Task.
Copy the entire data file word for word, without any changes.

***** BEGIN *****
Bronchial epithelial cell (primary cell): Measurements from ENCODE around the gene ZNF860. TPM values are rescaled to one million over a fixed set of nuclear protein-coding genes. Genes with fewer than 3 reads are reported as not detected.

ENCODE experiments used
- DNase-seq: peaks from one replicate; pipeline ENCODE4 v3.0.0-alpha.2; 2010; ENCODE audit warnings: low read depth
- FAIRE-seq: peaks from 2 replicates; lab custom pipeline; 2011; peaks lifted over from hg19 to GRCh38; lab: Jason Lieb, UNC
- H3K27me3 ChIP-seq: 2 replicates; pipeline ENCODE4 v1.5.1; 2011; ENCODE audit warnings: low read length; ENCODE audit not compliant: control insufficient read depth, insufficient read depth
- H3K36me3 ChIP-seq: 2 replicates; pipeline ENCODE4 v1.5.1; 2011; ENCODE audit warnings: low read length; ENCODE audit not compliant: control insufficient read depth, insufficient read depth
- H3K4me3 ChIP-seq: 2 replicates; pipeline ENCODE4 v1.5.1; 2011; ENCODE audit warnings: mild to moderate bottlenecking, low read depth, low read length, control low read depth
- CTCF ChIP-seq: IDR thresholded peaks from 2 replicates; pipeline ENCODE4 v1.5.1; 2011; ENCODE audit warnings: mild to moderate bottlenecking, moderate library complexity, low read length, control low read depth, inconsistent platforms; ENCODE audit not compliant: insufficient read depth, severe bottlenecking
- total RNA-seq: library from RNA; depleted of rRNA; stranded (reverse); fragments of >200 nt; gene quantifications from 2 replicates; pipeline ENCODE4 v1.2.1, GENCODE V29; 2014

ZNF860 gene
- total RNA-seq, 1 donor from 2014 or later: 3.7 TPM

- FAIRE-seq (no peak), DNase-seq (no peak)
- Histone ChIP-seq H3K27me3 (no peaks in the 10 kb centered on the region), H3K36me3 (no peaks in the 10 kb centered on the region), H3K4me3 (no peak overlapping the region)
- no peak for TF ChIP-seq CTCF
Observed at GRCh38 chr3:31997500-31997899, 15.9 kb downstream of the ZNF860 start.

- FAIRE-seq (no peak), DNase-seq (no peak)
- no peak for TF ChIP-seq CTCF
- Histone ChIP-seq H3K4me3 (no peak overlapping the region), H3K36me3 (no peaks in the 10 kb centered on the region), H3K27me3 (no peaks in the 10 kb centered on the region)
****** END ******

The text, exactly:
Bronchial epithelial cell (primary cell): Measurements from ENCODE around the gene ZNF860. TPM values are rescaled to one million over a fixed set of nuclear protein-coding genes. Genes with fewer than 3 reads are reported as not detected.

ENCODE experiments used
- DNase-seq: peaks from one replicate; pipeline ENCODE4 v3.0.0-alpha.2; 2010; ENCODE audit warnings: low read depth
- FAIRE-seq: peaks from 2 replicates; lab custom pipeline; 2011; peaks lifted over from hg19 to GRCh38; lab: Jason Lieb, UNC
- H3K27me3 ChIP-seq: 2 replicates; pipeline ENCODE4 v1.5.1; 2011; ENCODE audit warnings: low read length; ENCODE audit not compliant: control insufficient read depth, insufficient read depth
- H3K36me3 ChIP-seq: 2 replicates; pipeline ENCODE4 v1.5.1; 2011; ENCODE audit warnings: low read length; ENCODE audit not compliant: control insufficient read depth, insufficient read depth
- H3K4me3 ChIP-seq: 2 replicates; pipeline ENCODE4 v1.5.1; 2011; ENCODE audit warnings: mild to moderate bottlenecking, low read depth, low read length, control low read depth
- CTCF ChIP-seq: IDR thresholded peaks from 2 replicates; pipeline ENCODE4 v1.5.1; 2011; ENCODE audit warnings: mild to moderate bottlenecking, moderate library complexity, low read length, control low read depth, inconsistent platforms; ENCODE audit not compliant: insufficient read depth, severe bottlenecking
- total RNA-seq: library from RNA; depleted of rRNA; stranded (reverse); fragments of >200 nt; gene quantifications from 2 replicates; pipeline ENCODE4 v1.2.1, GENCODE V29; 2014

ZNF860 gene
- total RNA-seq, 1 donor from 2014 or later: 3.7 TPM

- FAIRE-seq (no peak), DNase-seq (no peak)
- Histone ChIP-seq H3K27me3 (no peaks in the 10 kb centered on the region), H3K36me3 (no peaks in the 10 kb centered on the region), H3K4me3 (no peak overlapping the region)
- no peak for TF ChIP-seq CTCF
Observed at GRCh38 chr3:31997500-31997899, 15.9 kb downstream of the ZNF860 start.

- FAIRE-seq (no peak), DNase-seq (no peak)
- no peak for TF ChIP-seq CTCF
- Histone ChIP-seq H3K4me3 (no peak overlapping the region), H3K36me3 (no peaks in the 10 kb centered on the region), H3K27me3 (no peaks in the 10 kb centered on the region)